A Radio-Canada report from earlier today suggested that Savard would take over the top hockey job in the organisation. This would mean that the new GM, whoever it may be, would have to answer to Savard.
According to Dave Stubbs, hockey columnist for the Montreal Gazette, Savard is "flatly denying" the reports.
Although Twitter exploded with fans criticizing the possible move, bringing Savard on as VP might not be such a bad idea. Some sober second thought might be invaluable for a team that has far too often succumbed to the demands of the fans.
A strong, independent VP might have prevented this team from moving Guillaume Latendresse for Benoit Pouliot. Someone with unquestioned job security might have prevented Louis Leblanc from being rushed to the NHL. Someone with the clout of Savard might have nixed a trade that brought in Scott Gomez for Ryan McDonagh.
Of course, all these moves were made by the previous administration and there's no guarantee that the new GM will need someone like Savard breathing down their neck. My question is, would it hurt?
John Davidson and Scotty Bowman have proven that having a strong hockey mind behind the general manager could be beneficial to the team.
In St. Louis, Davidson has become the face of the hockey operations department, essentially allowing Doug Armstrong to avoid having to answer to the media. In Chicago, Stan Bowman benefits from having an advisor that isn't afraid of getting on the GM's bad side.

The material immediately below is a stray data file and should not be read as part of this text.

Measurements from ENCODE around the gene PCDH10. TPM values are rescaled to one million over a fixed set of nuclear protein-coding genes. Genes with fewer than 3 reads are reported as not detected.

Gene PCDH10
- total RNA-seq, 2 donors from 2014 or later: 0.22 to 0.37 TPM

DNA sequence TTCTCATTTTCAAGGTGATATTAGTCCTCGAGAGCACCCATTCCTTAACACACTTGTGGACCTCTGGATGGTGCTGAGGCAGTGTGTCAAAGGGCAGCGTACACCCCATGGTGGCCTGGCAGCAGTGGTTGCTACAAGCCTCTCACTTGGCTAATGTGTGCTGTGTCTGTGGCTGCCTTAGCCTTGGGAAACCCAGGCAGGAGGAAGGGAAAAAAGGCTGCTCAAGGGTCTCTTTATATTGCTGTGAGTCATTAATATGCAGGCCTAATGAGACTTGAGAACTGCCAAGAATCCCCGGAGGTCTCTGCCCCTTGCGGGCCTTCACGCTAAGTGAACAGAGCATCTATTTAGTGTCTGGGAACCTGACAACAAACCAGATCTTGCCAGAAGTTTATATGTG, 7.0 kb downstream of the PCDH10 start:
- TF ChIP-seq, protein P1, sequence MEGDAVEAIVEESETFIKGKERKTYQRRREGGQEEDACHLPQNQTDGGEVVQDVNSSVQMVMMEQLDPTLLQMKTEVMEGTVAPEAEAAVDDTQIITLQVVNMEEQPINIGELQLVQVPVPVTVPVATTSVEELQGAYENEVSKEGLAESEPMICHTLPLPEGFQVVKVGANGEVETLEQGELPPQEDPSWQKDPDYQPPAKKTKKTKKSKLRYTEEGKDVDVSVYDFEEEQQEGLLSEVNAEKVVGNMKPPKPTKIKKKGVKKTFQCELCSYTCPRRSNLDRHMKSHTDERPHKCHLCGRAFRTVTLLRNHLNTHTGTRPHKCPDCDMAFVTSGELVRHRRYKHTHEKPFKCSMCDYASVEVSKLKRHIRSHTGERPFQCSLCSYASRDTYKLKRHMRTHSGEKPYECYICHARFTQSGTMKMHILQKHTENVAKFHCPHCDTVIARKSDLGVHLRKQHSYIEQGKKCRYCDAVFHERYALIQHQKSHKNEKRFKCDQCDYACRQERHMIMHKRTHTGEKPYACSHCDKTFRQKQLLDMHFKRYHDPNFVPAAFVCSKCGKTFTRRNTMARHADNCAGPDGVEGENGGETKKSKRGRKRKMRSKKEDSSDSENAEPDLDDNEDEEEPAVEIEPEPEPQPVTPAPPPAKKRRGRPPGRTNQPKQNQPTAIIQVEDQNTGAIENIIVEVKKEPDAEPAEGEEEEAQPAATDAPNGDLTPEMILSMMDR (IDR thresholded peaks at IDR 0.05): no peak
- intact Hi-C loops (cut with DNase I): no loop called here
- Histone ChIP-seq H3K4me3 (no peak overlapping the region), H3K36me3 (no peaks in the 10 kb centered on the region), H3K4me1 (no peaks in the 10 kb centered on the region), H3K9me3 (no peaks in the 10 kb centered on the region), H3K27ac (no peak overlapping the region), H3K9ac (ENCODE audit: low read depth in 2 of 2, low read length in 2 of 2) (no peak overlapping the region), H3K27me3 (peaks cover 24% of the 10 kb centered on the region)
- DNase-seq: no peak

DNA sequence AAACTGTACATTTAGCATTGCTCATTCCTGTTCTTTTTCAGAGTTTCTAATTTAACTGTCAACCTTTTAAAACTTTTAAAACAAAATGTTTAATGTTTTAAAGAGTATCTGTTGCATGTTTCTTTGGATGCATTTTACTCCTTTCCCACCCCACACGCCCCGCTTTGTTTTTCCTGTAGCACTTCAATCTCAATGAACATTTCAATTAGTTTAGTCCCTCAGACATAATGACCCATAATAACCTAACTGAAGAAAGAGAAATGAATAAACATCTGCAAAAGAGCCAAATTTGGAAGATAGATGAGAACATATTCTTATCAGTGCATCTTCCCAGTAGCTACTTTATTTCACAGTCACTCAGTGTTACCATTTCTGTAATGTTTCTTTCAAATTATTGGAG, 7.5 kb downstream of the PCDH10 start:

In Montreal, someone like Savard could take some of the media responsibilities away from the GM. Savard could be the voice of the hockey operations department, allowing the GM to make the hockey decisions away from the most intense media scrutiny in the league.
Also, having Savard around could ensure that the GM won't be surrounded by a bunch of "yes" men. I can guarantee you that Savard wouldn't be afraid to let his opinion be heard.
The one issue with having Savard in the mix would be that it might scare away potential general managers that demand complete control over the organisation.
I would say that those fears are overblown. Keep in mind that there are only 30 of these jobs in the world and there aren't many openings from year to year. Having Savard in your ear shouldn't be enough to keep anyone from taking one of the premier hockey jobs in the world.
For more on the Montreal sports scene, check out The Montreal Sports Report.
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